If we add up the funds borrowed by the U.S. E&P companies (negative free cash flow), plus the stock issuance, we have the following chart:

Thus, the U.S. E&P companies tapped into an additional $212 billion worth of funding over the last six years to produce uneconomical shale oil and gas. …

So, how much money would these U.S. E&P companies need to make to pay back these funds?

Good question.  If we assume that the U.S. shale oil companies will be able to produce another 10 billion barrels of oil, they would need to make $21 a barrel profit to pay back that $212 billion.  However, they haven’t made any profits in at least the past six years, so why would they make any profits in the next six years? …

Unfortunately, investors … do not realize they will never receive their investment back.  It was spent and burned years ago to continue the Great U.S. Shale Energy Ponzi Scheme. …

So, the U.S. shale energy industry is STEALING & SWINDLING energy wherever it can to stay alive.  This is the perfect example of the Falling EROI (Energy Returned On Investment) forcing an industry to CANNABLIZE itself (and the public) to keep from going bankrupt. …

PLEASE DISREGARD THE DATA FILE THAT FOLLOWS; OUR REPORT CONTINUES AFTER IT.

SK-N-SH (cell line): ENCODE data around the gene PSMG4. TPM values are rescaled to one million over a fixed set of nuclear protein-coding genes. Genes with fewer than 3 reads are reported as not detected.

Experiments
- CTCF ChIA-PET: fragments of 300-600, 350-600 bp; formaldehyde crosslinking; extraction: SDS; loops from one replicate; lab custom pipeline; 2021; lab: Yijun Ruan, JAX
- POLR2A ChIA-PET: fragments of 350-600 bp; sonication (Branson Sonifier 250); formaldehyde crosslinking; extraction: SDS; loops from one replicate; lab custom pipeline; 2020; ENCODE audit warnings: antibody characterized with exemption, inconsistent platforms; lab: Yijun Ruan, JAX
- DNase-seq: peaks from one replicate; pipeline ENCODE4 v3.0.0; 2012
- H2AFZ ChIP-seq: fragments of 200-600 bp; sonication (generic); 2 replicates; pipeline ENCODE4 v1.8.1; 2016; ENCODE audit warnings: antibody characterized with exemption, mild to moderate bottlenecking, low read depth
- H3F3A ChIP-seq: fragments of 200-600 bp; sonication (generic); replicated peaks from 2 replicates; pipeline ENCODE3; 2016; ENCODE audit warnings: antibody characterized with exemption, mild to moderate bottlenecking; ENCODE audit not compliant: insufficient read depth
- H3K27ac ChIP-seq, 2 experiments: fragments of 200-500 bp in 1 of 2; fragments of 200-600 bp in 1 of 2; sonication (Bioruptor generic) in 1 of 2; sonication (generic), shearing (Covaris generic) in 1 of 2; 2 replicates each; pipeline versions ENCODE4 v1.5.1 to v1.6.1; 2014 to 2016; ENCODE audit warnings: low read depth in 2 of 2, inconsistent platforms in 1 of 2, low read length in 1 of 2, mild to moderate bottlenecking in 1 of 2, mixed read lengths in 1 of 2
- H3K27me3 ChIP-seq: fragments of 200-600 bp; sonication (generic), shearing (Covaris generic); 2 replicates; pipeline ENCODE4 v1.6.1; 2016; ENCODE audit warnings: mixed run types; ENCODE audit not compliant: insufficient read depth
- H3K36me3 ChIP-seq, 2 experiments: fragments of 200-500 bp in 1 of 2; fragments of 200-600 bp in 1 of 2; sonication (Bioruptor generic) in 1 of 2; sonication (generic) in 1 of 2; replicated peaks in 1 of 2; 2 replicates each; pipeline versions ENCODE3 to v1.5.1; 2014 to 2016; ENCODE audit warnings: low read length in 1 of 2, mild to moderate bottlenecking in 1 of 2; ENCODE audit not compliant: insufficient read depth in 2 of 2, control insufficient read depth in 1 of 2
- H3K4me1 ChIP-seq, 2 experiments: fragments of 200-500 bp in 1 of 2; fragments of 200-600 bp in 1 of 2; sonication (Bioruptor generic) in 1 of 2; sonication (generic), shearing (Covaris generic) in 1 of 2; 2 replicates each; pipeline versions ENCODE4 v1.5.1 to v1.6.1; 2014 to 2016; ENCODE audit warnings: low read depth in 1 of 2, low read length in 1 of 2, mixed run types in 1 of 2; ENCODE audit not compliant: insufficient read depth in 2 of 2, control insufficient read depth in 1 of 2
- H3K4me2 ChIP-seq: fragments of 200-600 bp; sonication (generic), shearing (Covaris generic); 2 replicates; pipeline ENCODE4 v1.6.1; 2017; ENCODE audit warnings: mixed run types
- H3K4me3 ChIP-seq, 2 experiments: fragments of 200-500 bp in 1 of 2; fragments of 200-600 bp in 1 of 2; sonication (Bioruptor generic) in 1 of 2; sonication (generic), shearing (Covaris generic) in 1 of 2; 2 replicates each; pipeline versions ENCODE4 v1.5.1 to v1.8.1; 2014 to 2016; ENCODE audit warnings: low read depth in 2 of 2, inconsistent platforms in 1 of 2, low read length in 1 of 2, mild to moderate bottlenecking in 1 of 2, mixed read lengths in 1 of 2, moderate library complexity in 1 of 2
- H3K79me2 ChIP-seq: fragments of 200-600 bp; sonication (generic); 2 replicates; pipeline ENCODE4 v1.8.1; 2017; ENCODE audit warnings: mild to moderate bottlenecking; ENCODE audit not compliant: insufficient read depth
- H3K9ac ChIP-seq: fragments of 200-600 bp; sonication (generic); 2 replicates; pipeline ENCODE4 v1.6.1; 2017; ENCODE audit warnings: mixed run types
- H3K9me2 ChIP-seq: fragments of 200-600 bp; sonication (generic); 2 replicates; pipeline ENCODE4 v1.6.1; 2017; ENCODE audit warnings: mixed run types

At some point, the shale energy industry will collapse upon itself leaving one hell of a mess behind.  While it’s hard to predict the timing of the event, it will likely occur within the next 2-5 years.

Check back for new articles and updates at the SRSrocco Report.


Posted in economic statistics, economy, financial crash, Investing, market crash, market timing, oil trade, stock market, trading and speculation, u.s. debt, u.s. economy, water resources | Tagged , , , , , | 1 Comment

The Sound of Hillary

… in the mountains of defeat.

Posted in American Culture, coverups, humor, Politics, society, U.S. Politics, US Politics | Tagged , , , , , , , , , , | 1 Comment

SubPrime Auto going Unpaid

These PE Firms Are About To Get Crushed By Their Subprime Auto Bets